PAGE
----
The Weekly Review: February 11 – 17


Movie Thoughts


I sat down to view Ghostwatch, Britain’s 1992 answer to The War of the Worlds, Orson Welles’s infamous 1938 radio prank on the American public.

The premise of Ghostwatch is clever. Using real talent from BBC’s presenter pool, the 90-minute production purports to be a live Halloween special documenting a poltergeist event in a West London household.

The coverage ping-pongs from man-on-the-street “interviews,” to sit-downs with supposed experts on the paranormal, to creepy incidents in the allegedly haunted house.

What the BBC did not anticipate:  Thousands of alarmed viewers inundated the station with phone calls, most of the callers taken in by the elaborate hoax. It was a repeat of the hysteria Welles created in 1938.


After I watched this controversial movie, I checked out Chris Stuckmann’s review of it, then read his comments section.

What’s interesting is the defensiveness expressed by many commenters. They begin with the caveat, “What you have to understand is –” or “The reason this show was so –.”



I think the commenters, many of whom were children when first exposed to the prank show, are defensive because at some level they realize that as a TV movie, Ghostwatch simply doesn’t hold up.

My 2024 perspective: Although the production is interesting as a sort of time-capsule, it hasn’t aged well as a drama. Too many incidents stretch credibility. The “news coverage” comes off as fake. “Pipes,” the ghost at the center of the story, isn’t particularly scary.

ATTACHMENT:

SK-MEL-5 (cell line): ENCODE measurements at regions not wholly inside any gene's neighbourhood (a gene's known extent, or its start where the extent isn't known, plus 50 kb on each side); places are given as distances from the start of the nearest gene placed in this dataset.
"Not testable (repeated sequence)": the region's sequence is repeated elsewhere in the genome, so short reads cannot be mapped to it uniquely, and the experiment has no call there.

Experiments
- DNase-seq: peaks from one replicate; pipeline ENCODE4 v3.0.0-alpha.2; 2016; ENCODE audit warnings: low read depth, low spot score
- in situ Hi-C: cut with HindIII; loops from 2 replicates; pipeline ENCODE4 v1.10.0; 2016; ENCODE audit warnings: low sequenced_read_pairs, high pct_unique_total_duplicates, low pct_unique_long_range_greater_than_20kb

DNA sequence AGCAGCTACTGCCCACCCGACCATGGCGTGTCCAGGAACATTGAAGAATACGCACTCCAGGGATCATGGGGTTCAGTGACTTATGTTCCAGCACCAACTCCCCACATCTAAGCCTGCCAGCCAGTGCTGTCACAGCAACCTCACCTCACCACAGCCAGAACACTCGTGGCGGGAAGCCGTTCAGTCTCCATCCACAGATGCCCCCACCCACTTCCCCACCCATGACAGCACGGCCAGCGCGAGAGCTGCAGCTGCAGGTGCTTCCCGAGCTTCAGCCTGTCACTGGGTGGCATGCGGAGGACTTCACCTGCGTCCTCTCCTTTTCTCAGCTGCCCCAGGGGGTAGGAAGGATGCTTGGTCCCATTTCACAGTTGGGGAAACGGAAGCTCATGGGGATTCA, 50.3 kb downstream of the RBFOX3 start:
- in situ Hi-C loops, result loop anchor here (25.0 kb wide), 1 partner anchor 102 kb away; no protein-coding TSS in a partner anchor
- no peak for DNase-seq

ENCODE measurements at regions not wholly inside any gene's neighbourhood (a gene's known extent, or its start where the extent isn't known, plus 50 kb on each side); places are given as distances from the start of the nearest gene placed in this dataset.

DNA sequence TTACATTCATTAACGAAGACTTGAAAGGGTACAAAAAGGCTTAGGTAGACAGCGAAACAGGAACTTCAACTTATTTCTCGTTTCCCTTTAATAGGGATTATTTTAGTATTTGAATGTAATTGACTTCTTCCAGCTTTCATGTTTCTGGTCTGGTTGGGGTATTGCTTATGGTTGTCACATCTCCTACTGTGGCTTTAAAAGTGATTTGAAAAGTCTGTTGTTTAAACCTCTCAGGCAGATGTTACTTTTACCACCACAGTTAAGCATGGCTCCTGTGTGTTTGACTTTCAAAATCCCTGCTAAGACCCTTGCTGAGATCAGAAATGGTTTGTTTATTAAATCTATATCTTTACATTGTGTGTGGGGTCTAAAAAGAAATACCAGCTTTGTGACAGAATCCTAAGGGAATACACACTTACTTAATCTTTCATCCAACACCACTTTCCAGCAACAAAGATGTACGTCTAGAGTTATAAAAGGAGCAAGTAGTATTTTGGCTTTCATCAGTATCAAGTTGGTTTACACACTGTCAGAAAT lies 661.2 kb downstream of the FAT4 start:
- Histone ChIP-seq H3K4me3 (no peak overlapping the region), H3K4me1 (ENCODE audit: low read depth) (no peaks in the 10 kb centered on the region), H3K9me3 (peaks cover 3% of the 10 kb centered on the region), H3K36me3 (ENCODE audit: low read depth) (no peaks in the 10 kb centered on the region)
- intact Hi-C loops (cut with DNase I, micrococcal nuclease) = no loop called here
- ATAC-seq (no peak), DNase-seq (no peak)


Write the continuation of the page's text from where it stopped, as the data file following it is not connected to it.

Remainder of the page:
After its initial showing, BBC declined to air Ghostwatch again. Ever. Too controversial, I guess. For years it was difficult to find the movie.

No more. If you want to form your own opinion, you can now rent it or purchase it on Amazon.





I suppose that if I were inclined to do the research, I could find out how Rotten Tomatoes defines its “rotten” and “fresh” ratings. I am not inclined to do that.

But doesn’t it seem odd that a grade of D-minus warrants a “fresh” rating?





Wonder woman Taylor Swift keeps hooking up with losers like man-child Travis Kelce (above).

Isn’t it high time that Swift wrote fewer songs about these guys, and more songs about her personal failings? She is clearly doing something wrong.


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